Sohag Criminal Court sentenced to 28 supporters of ousted president Mohamed Morsi on Thursday for violence that erupted in the Upper Egyptian governorate last August, according to state-owened Al-Ahram.
One of the defendants was handed a life sentence, while seven others were sentenced to ten years in jail. Thirteen of the accused were given guilty verdicts that came with five-year sentences, while four were given three years each, and three defendants were each sentenced to one year in prison.
The defendants were found guilty of charges including joining a terrorist organisation, rioting to disturb the public peace, blocking roads, distributing leaflets inflammatory against state institutions, possession of firearms, and creating chaos.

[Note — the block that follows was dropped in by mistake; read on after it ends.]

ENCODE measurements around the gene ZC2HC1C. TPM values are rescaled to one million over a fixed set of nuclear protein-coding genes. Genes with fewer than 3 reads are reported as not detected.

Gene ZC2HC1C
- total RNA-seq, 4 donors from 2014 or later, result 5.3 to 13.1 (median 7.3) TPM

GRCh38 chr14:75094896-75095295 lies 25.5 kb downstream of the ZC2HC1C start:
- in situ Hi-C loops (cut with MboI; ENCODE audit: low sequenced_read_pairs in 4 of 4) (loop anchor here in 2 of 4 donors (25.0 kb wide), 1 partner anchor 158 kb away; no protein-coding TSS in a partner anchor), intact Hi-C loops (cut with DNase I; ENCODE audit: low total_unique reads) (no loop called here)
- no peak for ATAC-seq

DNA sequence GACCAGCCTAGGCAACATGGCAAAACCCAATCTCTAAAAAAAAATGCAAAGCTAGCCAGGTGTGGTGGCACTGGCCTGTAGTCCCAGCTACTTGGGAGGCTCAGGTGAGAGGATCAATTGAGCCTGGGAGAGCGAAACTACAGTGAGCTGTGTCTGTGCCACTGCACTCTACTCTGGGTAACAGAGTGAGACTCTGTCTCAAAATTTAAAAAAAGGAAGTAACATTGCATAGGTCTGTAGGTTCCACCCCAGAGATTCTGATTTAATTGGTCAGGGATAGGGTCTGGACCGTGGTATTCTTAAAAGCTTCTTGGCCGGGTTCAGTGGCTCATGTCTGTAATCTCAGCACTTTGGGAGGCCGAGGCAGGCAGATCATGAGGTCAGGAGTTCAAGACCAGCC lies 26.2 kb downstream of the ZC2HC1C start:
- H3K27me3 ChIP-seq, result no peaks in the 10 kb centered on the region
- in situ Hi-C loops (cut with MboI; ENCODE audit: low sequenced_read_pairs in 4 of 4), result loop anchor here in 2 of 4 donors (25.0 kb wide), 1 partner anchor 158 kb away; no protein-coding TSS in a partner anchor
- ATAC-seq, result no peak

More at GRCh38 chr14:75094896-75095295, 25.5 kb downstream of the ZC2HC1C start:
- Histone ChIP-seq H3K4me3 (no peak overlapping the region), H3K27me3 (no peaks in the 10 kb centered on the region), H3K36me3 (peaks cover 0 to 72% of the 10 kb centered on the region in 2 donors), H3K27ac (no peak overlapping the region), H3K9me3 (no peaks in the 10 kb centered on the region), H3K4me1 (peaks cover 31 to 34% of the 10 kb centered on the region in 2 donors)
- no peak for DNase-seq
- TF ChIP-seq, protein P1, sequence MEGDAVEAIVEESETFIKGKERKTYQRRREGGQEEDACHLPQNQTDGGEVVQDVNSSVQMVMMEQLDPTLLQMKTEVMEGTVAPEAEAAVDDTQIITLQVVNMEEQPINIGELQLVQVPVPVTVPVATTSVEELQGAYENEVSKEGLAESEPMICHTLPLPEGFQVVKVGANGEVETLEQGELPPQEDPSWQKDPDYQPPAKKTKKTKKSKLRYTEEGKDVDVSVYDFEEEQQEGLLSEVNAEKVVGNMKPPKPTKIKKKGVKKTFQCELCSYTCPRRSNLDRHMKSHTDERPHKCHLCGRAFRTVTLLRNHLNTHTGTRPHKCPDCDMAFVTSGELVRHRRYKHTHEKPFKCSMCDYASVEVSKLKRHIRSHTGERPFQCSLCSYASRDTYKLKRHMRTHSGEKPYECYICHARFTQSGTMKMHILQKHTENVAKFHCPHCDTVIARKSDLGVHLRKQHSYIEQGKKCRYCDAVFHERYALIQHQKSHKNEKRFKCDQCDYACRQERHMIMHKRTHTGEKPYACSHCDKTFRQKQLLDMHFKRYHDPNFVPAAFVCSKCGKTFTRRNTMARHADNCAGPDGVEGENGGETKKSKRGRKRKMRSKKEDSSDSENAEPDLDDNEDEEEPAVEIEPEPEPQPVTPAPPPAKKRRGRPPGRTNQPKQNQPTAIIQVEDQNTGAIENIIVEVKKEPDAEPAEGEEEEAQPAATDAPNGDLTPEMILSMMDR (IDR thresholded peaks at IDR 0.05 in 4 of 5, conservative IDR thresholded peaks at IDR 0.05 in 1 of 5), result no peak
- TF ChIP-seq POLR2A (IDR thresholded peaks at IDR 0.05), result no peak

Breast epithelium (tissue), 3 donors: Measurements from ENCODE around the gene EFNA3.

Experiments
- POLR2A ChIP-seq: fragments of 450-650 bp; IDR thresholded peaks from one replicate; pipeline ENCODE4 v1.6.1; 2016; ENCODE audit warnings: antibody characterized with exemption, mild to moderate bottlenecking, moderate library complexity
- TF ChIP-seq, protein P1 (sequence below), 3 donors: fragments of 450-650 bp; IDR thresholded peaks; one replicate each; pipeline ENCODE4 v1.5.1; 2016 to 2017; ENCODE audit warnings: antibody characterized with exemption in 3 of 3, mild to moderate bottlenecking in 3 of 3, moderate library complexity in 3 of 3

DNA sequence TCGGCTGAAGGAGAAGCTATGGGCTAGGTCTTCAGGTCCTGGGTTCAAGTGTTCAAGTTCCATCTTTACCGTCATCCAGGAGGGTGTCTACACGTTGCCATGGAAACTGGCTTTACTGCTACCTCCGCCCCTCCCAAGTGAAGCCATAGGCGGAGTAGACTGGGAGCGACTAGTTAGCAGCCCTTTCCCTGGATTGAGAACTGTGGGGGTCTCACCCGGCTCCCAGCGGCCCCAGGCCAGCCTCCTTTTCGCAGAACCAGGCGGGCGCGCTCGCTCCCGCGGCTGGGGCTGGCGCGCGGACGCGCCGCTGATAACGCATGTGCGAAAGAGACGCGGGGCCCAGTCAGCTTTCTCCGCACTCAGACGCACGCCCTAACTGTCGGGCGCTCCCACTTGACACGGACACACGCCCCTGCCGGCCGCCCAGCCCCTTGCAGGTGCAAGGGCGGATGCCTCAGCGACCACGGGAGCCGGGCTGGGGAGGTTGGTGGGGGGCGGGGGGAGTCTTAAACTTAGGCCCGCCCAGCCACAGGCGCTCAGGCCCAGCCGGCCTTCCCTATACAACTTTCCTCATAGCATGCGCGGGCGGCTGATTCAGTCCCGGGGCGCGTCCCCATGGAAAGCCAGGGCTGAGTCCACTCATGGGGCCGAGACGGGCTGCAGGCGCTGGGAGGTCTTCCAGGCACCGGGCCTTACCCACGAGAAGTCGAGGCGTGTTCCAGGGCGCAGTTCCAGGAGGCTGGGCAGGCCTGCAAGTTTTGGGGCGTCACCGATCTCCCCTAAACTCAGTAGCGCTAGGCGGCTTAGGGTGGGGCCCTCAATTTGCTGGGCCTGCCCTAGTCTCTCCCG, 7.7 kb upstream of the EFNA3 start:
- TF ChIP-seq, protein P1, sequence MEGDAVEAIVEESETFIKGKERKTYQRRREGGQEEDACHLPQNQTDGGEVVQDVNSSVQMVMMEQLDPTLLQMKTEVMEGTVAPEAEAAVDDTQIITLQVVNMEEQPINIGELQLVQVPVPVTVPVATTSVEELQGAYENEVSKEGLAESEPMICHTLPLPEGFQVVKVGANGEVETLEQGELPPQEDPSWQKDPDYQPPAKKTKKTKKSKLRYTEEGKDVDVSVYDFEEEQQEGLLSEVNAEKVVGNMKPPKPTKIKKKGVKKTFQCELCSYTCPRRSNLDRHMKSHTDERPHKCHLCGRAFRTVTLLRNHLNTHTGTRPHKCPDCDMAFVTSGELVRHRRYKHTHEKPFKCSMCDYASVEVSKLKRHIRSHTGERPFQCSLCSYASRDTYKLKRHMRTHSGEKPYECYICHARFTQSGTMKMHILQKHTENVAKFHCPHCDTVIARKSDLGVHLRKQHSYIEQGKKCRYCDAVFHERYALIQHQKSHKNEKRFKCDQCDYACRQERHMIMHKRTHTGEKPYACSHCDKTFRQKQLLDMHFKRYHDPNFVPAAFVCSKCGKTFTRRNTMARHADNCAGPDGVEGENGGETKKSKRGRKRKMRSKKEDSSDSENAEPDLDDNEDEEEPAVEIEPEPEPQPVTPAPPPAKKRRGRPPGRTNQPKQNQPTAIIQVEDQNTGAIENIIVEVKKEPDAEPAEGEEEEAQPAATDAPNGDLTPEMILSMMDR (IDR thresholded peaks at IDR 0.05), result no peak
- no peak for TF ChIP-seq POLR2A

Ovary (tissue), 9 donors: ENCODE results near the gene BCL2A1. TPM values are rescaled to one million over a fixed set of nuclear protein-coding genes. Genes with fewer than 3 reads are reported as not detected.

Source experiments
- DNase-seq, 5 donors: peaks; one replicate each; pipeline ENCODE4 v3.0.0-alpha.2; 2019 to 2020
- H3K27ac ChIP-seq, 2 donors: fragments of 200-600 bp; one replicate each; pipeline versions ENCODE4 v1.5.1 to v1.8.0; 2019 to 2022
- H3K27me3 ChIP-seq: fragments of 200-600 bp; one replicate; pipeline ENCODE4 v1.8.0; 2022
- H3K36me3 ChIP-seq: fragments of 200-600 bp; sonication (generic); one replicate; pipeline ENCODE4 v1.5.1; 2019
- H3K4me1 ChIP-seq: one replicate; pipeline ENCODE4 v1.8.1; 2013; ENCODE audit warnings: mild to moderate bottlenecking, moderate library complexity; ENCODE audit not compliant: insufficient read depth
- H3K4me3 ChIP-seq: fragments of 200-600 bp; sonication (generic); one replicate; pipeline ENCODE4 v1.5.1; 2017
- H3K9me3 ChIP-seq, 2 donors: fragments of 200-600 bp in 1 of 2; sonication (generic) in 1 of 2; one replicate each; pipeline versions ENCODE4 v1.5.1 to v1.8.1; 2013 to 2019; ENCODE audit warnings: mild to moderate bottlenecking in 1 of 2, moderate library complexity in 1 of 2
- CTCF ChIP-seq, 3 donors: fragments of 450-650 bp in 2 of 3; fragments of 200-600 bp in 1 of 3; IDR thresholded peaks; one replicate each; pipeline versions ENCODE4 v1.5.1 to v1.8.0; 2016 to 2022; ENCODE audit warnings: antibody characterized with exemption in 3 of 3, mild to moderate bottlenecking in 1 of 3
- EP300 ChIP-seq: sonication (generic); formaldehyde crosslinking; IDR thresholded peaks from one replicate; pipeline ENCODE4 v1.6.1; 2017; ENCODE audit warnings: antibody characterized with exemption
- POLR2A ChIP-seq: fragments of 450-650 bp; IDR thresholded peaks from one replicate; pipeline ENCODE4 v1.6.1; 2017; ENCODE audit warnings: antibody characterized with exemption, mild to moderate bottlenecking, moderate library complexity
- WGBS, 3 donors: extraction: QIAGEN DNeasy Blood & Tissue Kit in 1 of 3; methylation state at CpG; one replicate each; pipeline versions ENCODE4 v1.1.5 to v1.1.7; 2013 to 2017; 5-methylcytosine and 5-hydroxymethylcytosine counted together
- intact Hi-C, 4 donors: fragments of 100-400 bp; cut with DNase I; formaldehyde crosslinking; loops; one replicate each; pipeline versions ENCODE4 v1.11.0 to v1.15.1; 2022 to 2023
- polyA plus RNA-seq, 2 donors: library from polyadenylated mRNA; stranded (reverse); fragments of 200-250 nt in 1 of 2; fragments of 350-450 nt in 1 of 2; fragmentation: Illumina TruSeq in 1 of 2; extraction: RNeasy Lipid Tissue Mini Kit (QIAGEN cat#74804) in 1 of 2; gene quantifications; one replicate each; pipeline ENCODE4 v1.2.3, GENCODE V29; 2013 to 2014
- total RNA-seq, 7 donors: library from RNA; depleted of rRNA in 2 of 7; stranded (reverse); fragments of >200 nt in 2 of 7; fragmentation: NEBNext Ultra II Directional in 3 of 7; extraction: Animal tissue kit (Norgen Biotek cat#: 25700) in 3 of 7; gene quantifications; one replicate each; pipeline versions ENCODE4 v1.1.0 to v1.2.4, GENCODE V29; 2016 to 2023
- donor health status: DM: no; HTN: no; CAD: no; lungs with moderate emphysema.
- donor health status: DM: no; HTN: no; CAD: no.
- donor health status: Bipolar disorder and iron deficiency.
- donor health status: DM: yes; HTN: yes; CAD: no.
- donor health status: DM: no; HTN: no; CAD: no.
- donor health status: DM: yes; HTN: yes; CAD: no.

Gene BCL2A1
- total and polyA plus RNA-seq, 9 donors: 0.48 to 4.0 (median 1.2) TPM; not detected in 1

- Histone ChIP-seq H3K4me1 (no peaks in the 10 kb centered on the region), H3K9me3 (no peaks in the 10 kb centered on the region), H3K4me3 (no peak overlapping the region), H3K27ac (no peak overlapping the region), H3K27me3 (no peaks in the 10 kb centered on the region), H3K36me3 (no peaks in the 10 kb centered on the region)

Ten additional defendants in the case were acquitted of charges.
On 14 August 2013 following the dispersal of the pro-Morsi sit-ins at Rabaa Al-Adaweya and Nahda Square, violence erupted across the country, and some retaliated by attacking churches and police stations in various governorates.
The Muslim Brotherhood, which was declared a terrorist organisation by the interim government last December, has been subject to an extensive security crackdown.